Monday, March 20, 2017

Murder Mistrial Due To Administrative Suspension Ends In Disbarment

The Georgia Supreme Court removed from its rolls an attorney who tried a murder case while suspended for CLE non-compliance

Nevertheless, Harkleroad continued to represent a client in a criminal case in which the client was charged with murder in the Superior Court of Coffee County. The client’s trial began on October 25, 2015, with Harkleroad representing the client. Following that day’s proceedings, the prosecution learned that Harkleroad was not then a member in good standing and advised the court of its discovery outside the presence of the jury. According to the Notice of Discipline, Harkleroad told the court that he had recently sent a check to pay his Bar dues and that he acquired six hours of continuing legal education credit. The court allowed Harkleroad to leave the courtroom to check on his membership status. When Harkleroad returned, he told the court that he had spoken with a representative of the Bar and had been told that he needed eight hours of continuing legal education credit. The court declared a mistrial in the client’s murder case and filed a grievance against Harkleroad. At that time, Harkleroad needed 18 hours of continuing legal education credit and no check for payment of Bar dues from Harkleroad was ever received by the Bar. Moreover, Harkleroad did not cooperate with the Office of General Counsel’s investigation of this grievance and did not submit a response to the Notice of Investigation. 

(Mike Frisch)

March 20, 2017 in Bar Discipline & Process | Permalink | Comments (0)

A Reprimand Is Not Enough

The Georgia Supreme Court rejected  a petition for voluntary discipline of reprimand that was supported by the State Bar

In his petition, Palazzola, who has been a member of the Bar since 1999, admits that he promised his former associate attorneys and grievants in this matter as part of their compensation an IRA plan in which his firm would matchtheir contributions up to a certain percentage of salary; that he caused their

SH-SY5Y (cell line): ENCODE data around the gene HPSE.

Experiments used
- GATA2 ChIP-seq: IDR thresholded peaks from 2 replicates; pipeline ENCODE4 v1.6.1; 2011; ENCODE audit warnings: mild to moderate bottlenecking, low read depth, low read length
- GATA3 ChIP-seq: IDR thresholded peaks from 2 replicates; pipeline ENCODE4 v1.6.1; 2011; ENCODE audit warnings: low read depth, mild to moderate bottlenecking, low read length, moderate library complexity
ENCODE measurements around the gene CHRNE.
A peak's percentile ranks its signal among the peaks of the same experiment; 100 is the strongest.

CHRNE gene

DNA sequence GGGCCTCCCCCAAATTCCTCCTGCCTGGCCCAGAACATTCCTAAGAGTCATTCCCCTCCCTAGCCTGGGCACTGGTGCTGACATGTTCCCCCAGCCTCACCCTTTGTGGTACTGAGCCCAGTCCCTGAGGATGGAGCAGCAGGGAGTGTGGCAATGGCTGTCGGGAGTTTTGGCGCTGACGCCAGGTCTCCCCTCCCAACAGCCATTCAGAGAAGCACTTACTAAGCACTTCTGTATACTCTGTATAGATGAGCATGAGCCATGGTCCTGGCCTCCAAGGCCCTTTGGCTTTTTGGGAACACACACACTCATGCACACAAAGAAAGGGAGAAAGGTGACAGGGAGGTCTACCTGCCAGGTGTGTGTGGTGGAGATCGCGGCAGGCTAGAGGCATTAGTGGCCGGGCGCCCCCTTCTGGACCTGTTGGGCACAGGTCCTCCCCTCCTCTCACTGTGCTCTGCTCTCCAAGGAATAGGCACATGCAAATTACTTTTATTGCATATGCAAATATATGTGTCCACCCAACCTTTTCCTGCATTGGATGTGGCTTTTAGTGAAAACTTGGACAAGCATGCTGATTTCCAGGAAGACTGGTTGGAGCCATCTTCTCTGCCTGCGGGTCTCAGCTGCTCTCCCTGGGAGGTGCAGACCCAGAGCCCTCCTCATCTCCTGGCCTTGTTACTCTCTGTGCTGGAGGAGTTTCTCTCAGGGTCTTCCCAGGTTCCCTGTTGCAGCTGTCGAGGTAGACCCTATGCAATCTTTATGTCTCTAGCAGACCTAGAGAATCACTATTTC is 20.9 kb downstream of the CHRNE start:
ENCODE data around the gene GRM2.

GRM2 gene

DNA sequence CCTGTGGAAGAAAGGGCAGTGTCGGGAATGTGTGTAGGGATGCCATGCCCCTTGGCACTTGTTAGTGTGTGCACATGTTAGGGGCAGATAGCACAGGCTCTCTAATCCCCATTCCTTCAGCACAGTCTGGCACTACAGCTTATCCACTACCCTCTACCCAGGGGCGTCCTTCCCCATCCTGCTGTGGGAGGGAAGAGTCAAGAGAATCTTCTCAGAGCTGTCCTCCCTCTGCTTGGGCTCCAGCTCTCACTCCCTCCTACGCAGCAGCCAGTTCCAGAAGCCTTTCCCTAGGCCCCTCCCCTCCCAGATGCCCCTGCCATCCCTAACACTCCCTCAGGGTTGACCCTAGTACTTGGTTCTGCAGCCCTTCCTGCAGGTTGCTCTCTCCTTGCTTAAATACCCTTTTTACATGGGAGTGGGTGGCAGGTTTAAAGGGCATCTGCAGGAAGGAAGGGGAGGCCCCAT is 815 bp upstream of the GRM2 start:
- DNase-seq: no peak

contributions to be withheld from their salaries; that for each pay period, he received from the payroll service he used for his firm a check that included the amount of the grievants’ IRA withholdings; that he did not establish an IRA plan during the grievants’ employment and did not pay the withheld earnings or
matching contributions to an IRA plan; that instead the withheld money was placed into a non-interest-bearing law firm account; that near the end of their employment, in or around October 2012, the grievants filed a complaint against him with the United States Department of Labor, which during the course of its investigation established the amount he owed to the grievants, including interest; and that in 2014, he paid each grievant the full respective amount owed to her, including interest. Palazzola admits that he violated Rule 8.4 (a) (4) through this conduct.

Next, Palazzola admits that he paid for weekly Spanish-language print advertisements for his firm in the publication Mundo Hispanico for various periods in 2011, 2012, and 2013; that each of the advertisements included the same photograph of five individuals, one of which was him; that he knew one or more of the individuals in the photograph was not a member of or employed by his firm; that the advertisements included, as translated into English, the statement, “More than 100 years of experience in the following legal areas:” followed by a listing of approximately seventeen areas of practice; that in 2012 he had approximately 13 years of experience as a licensed, practicing lawyer, one of his associates had approximately 1 year of experience, and the other associate had approximately 4 years of experience; that at the time the advertisements were published, he knew that his attorney employees and he had no more than 18 years of combined experience in any practice area and that the statement of 100 years of experience was false as to each practice area and all practice areas combined; and that one of the advertisements indicated that his law firm had offices in Atlanta, Miami, and Los Angeles when he did not have an office in Miami or Los Angeles but instead had an of-counsel relationship with a firm not named in the advertisement and that unnamed firm had of counsel relationships with a firm in each of those cities. He admits that he violated Rules 7.1 (a) (1) and (b) by causing advertising to be published that he knew at the time contained material misrepresentations of fact and/or omissions of fact necessary to make the statements considered as a whole not materially misleading; that he violated Rule 7.1 (a) (2) because the disparity between the advertised and actual experience of the lawyers in his firm was so extreme that the stated experience was likely to create an unjustified expectation about the results his firm could achieve; and that he violated Rule 8.4 (a) (4) because each instance of false and misleading advertising constituted professional conduct involving dishonesty, fraud, deceit, and misrepresentation.